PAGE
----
What is needed is a system for conveying and counting poultry that provides for accurate counting of poultry carcasses at one or more points along a poultry conveying line. What is also needed is a system for conveying and counting poultry that provides a visual display of the poultry count at one or more points along the poultry conveying line. What is also needed is a system for conveying and counting poultry that discriminates between a true count of a poultry carcasses and a false carcass count caused by, for example, a poultry carcass swinging in the path of or against a sensor or counter.

SUMMARY OF THE INVENTION

The present invention is directed to a system for conveying and counting poultry carcasses. The system includes an overhead shackle conveyor, shackles, a force detecting device, and a carcass counter. The overhead shackle conveyor moves the shackles and poultry carcasses suspended by the shackles along a path of travel. The force detecting device is positioned to engage the poultry carcasses as the poultry carcasses are moved along the path of travel. The counter is coupled to the force detecting device. The counter adds one to a carcass count when a force in a carcass identifying range is imparted on the force detecting device.

In one aspect, the present invention features an overhead conveying and counting system for poultry carcasses including a moving conveyor line; a plurality of shackles spaced along and moving with the conveyor line, each of the plurality of shackles adapted to hold a poultry carcass; a carcass force detecting device for counting poultry carcasses positioned adjacent the conveyor line and including a plate adapted to be sequentially impacted by poultry carcasses held on the plurality of shackles, the force detecting device generating a signal when the plate is impacted by a poultry carcass; and a counter coupled to the carcass force detecting device and, upon receiving the signal indicative of a poultry carcass impacting the plate, incrementing a count of poultry carcasses.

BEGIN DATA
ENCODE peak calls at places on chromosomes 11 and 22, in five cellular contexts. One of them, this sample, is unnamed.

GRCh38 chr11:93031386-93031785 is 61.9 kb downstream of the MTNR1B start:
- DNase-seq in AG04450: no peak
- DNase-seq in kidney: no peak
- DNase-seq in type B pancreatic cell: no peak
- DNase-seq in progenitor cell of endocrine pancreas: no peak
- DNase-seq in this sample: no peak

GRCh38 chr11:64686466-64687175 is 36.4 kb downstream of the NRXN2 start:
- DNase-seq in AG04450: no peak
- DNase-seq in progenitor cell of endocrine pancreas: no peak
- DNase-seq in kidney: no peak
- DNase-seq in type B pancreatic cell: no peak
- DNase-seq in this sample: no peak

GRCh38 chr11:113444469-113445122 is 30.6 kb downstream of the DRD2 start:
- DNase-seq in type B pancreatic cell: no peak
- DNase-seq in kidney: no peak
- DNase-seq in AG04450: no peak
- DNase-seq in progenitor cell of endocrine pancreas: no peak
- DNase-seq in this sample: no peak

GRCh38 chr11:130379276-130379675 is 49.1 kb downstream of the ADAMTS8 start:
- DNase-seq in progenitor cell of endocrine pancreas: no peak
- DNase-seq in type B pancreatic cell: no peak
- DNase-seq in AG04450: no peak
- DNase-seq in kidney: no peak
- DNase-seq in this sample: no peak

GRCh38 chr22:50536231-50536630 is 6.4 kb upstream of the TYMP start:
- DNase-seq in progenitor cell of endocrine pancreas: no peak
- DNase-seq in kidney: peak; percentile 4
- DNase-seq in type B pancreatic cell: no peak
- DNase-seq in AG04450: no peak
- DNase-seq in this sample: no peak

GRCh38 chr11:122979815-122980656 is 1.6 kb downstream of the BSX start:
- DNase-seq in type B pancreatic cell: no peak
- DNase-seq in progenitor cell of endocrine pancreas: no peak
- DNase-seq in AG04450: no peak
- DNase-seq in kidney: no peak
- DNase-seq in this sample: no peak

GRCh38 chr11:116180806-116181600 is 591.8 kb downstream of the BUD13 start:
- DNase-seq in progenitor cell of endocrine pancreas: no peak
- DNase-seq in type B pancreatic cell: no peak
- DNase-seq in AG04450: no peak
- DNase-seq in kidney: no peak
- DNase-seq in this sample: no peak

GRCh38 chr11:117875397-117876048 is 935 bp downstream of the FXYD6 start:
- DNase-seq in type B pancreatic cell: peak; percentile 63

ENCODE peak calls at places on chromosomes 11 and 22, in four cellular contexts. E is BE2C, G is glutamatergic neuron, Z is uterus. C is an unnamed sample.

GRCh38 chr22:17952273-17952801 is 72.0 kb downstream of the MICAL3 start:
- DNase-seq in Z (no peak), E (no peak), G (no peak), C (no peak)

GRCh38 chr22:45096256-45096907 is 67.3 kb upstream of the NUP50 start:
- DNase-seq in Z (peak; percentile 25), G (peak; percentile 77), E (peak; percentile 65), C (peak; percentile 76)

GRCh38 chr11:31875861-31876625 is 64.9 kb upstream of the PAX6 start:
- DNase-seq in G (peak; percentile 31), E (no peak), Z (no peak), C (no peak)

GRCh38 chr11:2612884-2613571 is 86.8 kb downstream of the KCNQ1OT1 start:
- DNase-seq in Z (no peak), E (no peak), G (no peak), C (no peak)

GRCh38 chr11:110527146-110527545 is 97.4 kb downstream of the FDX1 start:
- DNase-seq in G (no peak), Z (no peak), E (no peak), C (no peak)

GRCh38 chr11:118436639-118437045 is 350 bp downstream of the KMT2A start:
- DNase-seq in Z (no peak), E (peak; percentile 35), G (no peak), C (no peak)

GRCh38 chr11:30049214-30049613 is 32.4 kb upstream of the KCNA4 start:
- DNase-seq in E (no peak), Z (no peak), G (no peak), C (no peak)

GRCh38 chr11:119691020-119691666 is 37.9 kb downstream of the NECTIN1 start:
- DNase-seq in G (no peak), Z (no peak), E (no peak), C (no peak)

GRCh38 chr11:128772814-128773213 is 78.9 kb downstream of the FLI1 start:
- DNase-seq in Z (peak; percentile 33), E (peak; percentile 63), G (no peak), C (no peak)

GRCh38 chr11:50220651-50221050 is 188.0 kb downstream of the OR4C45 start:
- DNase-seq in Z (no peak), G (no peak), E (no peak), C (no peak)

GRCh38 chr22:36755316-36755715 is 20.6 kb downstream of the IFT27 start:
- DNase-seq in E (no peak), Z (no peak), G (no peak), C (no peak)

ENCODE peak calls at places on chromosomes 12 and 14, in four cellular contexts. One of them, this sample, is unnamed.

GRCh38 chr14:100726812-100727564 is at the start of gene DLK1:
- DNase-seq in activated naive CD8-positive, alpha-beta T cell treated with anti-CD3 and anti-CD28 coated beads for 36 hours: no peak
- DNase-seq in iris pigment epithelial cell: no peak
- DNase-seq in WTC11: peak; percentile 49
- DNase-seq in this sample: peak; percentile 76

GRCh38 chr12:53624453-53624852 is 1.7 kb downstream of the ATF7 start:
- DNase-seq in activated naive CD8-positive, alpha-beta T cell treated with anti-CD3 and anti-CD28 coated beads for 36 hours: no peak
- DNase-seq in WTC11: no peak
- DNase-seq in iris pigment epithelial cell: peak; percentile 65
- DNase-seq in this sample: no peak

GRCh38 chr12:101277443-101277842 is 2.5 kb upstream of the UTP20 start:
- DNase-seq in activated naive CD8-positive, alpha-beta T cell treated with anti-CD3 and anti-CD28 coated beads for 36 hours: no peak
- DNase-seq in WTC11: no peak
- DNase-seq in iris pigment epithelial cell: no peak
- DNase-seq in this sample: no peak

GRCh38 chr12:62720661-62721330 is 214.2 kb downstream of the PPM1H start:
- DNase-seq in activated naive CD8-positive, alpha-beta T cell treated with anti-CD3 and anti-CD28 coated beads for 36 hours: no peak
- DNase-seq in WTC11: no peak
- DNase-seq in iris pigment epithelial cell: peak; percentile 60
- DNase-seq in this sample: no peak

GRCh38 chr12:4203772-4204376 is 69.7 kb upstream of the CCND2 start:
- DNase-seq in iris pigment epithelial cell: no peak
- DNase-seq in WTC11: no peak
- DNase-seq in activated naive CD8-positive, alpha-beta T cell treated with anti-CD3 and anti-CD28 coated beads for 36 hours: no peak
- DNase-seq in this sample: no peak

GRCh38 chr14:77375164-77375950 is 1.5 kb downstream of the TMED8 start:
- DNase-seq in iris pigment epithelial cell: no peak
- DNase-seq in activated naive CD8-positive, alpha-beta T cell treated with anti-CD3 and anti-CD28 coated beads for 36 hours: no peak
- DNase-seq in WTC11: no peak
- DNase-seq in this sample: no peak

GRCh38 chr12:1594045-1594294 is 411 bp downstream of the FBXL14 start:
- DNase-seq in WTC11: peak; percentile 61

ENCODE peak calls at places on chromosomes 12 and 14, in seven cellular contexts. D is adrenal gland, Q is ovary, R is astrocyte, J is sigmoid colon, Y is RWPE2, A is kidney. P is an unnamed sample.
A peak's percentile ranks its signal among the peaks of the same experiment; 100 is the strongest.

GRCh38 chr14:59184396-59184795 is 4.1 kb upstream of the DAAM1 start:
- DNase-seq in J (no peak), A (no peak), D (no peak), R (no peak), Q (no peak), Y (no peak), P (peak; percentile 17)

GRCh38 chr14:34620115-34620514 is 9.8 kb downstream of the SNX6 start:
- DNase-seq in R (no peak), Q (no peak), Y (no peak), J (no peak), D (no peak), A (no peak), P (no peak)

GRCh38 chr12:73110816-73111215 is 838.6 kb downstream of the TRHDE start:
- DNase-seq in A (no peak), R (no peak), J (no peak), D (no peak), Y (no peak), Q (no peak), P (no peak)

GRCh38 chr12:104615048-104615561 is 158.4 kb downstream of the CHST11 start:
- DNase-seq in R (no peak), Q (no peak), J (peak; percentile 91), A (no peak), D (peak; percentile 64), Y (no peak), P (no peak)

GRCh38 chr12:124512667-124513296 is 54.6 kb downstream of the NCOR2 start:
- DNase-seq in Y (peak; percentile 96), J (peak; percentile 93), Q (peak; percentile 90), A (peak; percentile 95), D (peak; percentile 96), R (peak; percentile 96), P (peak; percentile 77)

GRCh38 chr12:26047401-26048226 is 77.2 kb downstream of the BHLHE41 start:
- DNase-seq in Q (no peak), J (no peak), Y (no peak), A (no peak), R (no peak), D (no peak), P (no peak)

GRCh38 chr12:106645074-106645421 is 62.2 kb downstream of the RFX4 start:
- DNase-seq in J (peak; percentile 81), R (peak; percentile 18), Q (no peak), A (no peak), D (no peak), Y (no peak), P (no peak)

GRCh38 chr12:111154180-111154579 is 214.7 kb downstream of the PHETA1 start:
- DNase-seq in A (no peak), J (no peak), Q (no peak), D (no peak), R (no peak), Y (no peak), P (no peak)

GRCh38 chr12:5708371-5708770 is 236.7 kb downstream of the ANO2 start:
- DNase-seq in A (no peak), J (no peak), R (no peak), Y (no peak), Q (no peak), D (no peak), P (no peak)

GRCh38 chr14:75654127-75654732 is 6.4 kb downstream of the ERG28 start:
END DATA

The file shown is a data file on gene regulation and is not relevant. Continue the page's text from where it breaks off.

In one preferred embodiment, the overhead conveying and counting system further includes a shackle detecting device positioned to sense shackles as the shackles are moved along the path of travel. The shackle detecting device sends a shackle count signal to the counter upon sensing a shackle and the counter increments a count of shackles upon receiving the shackle count signal.

These and other objects, advantages, and features of exemplary embodiments of the invention are described in detail in conjunction with the accompanying drawings.

BRIEF DESCRIPTION OF THE DRAWINGS

FIG. 1 is a schematic representation of a first embodiment of the overhead conveying and counting system of the present invention; and

FIG. 2 is a schematic representation of a second embodiment of the overhead conveying and counting system of the present invention.

BEST MODE FOR CARRYING OUT THE INVENTION

First Preferred Embodiment

A first preferred embodiment of an overhead conveying and counting system of the present invention is shown generally at 10 in FIG. 1. The system 10 includes a line 12 of conveyed shackles 14, a shackle counting sensor 16, a carcass force detecting sensor device 18 and a counter 30.